And then there is caffeine…..

Caffeine and alcohol have a synergistic effect — that is, they combine to produce an accelerated effect. Rather than sobering a person up, as is commonly believed, coffee can actually increase the symptoms of alcohol.

The definitive studies were done by researchers in Great Britain and reported in an article entitled, "Interactions of Alcohol and Caffeine on Human Reaction Time", appearing in the scientific journal Aviation, Space and Environmental Medicine 528 (June 1983).

The conclusions of the scientists:

"Alcohol has always been categorized as a central depressant and caffeine as a central stimulant. Therefore, it should follow that an antagonistic [counter-active] interaction should occur when these two drugs are ingested simultaneously. But as these results illustrate, this is not necessarily the case…

"Caffeine has a synergistic interaction with alcohol…(It) has the effect of potentiating the detrimental effects already induced by alcohol….Motor skills which involve delicate muscular coordination and accurate timing have been found to be adversely affected by caffeine."

Result? Poorer performance on the field sobriety tests — and an arrest for DUI.


Whatever Happened to “Drunk Driving”?

Friday, March 5th, 2010

Drunk driving is bad.  It’s potentially dangerous to human life.  It should be punished.  So, many years ago a law was passed:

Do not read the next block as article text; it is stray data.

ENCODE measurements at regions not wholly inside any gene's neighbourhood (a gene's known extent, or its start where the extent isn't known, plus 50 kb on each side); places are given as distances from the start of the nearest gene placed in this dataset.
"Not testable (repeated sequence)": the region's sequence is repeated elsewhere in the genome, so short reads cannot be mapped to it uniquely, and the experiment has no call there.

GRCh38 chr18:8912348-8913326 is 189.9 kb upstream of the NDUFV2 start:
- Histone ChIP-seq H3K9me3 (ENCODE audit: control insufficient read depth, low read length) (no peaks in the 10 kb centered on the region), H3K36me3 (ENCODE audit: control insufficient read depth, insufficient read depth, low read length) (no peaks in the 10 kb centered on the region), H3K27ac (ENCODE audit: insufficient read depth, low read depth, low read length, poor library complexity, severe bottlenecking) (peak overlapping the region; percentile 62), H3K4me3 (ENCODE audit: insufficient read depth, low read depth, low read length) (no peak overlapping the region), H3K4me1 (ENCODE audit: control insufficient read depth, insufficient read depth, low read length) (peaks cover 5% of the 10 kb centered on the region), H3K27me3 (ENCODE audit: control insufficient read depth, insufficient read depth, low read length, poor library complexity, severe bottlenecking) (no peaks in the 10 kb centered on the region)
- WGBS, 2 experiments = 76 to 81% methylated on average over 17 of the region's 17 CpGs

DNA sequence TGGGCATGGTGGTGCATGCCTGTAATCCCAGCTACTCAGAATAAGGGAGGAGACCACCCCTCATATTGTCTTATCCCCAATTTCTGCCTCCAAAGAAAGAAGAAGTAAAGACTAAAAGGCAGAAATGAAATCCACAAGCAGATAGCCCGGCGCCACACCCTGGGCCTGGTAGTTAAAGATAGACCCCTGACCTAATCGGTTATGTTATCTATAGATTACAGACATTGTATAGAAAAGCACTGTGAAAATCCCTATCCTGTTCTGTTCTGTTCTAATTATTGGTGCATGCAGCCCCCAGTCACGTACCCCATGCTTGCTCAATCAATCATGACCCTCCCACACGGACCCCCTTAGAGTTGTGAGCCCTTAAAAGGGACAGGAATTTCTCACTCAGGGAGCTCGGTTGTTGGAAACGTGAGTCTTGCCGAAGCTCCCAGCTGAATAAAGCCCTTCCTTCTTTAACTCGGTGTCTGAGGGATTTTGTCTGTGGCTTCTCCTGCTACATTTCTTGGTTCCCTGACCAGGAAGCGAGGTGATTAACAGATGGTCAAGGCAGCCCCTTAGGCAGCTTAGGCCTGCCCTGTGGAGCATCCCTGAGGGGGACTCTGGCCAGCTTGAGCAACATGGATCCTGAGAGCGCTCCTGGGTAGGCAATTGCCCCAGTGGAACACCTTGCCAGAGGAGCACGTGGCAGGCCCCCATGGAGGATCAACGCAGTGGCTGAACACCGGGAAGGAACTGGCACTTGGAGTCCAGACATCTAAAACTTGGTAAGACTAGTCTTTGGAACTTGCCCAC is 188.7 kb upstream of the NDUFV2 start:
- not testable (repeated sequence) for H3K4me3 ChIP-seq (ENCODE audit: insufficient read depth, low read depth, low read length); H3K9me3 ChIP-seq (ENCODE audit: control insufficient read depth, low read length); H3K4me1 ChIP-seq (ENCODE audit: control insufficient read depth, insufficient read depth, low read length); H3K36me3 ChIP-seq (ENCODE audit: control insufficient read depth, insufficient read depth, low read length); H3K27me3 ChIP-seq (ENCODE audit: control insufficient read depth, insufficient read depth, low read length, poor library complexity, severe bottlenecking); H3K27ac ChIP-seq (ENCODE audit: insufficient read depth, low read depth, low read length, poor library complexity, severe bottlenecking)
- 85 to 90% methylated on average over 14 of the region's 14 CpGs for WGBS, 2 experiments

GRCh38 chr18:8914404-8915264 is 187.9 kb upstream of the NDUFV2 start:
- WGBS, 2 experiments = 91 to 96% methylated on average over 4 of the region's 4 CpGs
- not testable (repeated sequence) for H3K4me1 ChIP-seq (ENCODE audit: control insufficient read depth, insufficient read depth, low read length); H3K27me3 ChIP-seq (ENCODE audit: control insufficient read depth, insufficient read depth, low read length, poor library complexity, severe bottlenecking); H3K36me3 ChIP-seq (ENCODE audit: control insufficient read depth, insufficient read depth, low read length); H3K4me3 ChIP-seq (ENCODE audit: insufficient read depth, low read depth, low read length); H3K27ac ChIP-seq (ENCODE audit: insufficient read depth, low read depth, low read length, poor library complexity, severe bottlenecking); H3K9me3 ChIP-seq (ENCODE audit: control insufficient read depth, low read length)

"Thou shalt not drive drunk".

It was a fair law and it addressed the problem.  So…what happened?  Why do today’s laws punish drivers when they are neither "drunk" nor "driving" — nor even in a "vehicle"? 


The original laws prohibited driving a vehicle "under the influence of alcohol" — commonly referred to as "DUI".  In some states, it’s called "DWI" (driving while intoxicated) or "OUI" (operating under the influence).  In other words, the accused had to be (1) driving (2) a vehicle (3) while intoxicated to the extent that he or she was unable to safely operate it.

This changed a few years ago with the passage of so-called per se laws.  Prosecutors and groups like MADD were frustrated with the difficulties in proving that a driver was, in fact, under the influence.  So legislators, anxious for re-election endorsements from prosecutors, police and MADD, passed a new law: